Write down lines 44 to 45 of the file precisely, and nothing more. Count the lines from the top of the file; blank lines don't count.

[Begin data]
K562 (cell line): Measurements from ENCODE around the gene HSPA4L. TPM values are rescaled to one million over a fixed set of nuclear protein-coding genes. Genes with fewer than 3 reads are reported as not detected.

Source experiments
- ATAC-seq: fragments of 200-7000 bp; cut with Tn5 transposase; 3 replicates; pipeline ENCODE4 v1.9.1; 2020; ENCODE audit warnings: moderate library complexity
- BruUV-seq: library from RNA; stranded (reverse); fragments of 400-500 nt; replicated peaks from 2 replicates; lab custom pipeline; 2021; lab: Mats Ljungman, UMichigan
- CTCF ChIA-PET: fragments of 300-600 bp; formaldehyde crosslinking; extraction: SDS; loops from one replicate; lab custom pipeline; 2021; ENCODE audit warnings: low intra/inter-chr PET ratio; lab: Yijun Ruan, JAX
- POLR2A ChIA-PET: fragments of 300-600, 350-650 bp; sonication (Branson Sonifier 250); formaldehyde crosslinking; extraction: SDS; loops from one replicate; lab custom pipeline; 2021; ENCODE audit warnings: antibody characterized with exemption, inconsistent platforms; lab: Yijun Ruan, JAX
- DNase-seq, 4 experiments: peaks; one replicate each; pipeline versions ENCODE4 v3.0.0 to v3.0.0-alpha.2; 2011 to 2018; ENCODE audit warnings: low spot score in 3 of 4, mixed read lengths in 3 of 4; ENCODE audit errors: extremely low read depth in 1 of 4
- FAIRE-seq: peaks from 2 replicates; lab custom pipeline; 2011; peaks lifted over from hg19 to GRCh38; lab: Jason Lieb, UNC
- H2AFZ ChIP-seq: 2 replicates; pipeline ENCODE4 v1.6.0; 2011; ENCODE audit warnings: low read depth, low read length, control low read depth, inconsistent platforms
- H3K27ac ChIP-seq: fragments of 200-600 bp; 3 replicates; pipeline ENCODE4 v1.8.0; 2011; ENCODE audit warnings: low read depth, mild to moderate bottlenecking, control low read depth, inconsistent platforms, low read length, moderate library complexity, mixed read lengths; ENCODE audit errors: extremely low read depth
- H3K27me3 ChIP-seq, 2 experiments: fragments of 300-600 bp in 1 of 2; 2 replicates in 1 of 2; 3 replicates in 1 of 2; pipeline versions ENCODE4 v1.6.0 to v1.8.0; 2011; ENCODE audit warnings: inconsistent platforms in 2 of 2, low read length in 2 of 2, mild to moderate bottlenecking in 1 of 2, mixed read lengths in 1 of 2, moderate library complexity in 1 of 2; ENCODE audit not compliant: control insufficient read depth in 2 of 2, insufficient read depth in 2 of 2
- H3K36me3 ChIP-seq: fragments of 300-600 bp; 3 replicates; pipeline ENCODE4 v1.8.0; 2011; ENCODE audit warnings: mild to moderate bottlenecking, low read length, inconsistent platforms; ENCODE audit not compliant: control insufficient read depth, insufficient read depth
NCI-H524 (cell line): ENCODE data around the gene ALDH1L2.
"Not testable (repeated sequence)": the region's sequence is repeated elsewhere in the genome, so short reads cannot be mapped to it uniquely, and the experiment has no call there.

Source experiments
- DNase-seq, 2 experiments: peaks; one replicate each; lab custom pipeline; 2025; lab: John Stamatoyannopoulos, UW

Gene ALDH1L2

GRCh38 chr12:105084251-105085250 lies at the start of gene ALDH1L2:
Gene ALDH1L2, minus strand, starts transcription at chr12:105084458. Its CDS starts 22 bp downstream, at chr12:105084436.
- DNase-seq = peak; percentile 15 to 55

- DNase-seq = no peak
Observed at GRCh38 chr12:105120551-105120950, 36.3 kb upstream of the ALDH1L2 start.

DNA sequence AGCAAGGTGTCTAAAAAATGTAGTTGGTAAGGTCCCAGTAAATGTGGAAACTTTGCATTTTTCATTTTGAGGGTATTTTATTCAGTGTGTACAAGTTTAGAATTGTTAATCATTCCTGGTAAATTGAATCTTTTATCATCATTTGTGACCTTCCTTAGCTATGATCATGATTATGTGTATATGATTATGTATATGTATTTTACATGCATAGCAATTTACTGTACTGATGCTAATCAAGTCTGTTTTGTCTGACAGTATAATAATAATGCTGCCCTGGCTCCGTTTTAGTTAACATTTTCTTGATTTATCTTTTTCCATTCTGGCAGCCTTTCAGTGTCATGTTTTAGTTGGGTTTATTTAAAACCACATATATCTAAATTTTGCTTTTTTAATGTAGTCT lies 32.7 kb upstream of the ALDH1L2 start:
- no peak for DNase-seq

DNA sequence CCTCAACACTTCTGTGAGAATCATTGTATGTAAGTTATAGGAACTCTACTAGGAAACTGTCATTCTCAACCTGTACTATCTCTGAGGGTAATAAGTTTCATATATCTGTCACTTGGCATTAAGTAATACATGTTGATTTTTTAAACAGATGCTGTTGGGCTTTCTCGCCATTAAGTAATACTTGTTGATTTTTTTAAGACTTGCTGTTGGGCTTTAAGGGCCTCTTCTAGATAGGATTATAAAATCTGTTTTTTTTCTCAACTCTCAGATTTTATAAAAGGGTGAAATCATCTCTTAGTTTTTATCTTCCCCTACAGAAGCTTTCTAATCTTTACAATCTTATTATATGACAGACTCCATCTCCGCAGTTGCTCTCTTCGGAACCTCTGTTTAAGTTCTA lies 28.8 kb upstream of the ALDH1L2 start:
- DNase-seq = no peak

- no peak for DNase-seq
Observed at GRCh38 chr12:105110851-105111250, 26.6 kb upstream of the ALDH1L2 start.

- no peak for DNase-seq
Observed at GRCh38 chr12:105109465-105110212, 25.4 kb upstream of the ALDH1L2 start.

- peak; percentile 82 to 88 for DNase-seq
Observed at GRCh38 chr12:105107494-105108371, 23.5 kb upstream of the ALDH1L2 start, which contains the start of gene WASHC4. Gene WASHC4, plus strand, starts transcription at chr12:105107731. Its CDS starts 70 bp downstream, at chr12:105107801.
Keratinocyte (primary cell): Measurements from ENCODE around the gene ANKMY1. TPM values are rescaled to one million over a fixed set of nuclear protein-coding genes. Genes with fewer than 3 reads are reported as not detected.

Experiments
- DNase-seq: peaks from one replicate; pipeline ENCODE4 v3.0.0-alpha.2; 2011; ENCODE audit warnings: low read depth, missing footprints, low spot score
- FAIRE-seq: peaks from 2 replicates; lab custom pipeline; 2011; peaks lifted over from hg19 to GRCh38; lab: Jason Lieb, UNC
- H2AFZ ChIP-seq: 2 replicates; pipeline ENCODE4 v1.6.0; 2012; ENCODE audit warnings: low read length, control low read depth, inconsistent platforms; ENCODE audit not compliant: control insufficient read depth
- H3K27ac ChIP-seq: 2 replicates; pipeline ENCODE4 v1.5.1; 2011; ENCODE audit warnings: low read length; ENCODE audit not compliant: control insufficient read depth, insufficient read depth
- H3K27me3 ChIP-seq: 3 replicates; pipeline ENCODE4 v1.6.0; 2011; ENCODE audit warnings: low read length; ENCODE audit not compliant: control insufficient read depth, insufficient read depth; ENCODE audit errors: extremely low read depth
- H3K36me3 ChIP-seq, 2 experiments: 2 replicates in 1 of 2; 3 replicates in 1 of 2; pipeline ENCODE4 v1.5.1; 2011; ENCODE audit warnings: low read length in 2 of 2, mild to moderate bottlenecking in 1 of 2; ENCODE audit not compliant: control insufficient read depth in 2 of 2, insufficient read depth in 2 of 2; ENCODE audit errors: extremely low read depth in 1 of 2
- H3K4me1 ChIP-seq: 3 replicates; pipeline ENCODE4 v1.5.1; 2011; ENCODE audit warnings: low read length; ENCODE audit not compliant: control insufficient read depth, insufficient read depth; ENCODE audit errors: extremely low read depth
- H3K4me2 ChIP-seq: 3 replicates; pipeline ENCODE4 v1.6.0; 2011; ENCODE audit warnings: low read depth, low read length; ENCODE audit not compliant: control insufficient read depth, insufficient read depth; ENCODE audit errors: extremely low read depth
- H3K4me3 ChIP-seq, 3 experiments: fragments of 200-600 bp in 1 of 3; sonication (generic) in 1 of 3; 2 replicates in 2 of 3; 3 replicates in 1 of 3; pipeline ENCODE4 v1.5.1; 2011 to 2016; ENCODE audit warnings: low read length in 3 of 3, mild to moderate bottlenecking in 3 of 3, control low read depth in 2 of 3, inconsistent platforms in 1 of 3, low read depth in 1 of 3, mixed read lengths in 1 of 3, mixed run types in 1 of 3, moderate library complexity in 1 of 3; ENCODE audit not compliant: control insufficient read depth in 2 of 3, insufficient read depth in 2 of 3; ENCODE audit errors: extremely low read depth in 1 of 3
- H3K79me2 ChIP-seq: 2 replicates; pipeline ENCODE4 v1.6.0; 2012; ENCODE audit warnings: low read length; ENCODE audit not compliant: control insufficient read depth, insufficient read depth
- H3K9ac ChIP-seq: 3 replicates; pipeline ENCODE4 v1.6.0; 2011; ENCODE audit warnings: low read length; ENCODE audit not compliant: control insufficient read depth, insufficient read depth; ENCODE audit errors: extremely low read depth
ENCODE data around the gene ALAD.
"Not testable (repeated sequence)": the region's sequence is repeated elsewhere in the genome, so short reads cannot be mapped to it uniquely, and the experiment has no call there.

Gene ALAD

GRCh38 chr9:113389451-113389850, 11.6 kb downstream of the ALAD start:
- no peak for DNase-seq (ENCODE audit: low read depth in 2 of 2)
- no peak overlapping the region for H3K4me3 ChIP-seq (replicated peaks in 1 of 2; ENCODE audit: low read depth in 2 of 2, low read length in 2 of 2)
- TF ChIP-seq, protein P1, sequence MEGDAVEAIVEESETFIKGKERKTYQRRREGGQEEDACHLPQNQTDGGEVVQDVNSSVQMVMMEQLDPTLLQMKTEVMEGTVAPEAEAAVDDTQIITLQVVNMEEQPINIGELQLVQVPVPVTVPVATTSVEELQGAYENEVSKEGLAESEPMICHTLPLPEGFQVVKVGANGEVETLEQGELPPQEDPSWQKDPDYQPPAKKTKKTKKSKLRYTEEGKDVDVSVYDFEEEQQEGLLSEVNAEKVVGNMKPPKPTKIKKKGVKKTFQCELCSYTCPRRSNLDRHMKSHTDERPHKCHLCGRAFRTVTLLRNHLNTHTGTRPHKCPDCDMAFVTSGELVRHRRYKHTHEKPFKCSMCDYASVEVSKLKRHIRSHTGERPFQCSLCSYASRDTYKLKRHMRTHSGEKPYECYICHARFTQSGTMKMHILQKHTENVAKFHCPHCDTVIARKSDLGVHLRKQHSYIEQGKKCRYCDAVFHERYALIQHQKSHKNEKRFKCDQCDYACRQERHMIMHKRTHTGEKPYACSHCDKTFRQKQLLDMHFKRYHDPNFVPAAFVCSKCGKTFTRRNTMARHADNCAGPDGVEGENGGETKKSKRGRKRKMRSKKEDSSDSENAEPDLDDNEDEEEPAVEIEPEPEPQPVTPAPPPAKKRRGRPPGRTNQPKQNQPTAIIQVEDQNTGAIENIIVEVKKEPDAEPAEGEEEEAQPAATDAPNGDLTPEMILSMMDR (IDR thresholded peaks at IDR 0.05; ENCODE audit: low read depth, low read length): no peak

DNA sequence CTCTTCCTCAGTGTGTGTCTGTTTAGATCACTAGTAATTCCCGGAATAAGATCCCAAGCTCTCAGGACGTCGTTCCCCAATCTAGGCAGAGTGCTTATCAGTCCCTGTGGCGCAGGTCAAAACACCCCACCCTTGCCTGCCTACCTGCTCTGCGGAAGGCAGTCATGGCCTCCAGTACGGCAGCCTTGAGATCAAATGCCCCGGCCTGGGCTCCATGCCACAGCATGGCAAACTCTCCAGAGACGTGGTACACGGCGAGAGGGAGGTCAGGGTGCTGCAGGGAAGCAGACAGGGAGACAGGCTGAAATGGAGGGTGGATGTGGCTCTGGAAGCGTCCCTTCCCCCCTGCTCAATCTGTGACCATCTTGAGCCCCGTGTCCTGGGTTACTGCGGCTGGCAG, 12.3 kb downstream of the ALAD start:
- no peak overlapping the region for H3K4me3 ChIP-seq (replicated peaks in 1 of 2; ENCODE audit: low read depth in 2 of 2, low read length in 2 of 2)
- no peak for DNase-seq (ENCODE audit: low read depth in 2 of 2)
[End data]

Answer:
- H3K79me2 ChIP-seq: 2 replicates; pipeline ENCODE4 v1.6.0; 2012; ENCODE audit warnings: low read length; ENCODE audit not compliant: control insufficient read depth, insufficient read depth
- H3K9ac ChIP-seq: 3 replicates; pipeline ENCODE4 v1.6.0; 2011; ENCODE audit warnings: low read length; ENCODE audit not compliant: control insufficient read depth, insufficient read depth; ENCODE audit errors: extremely low read depth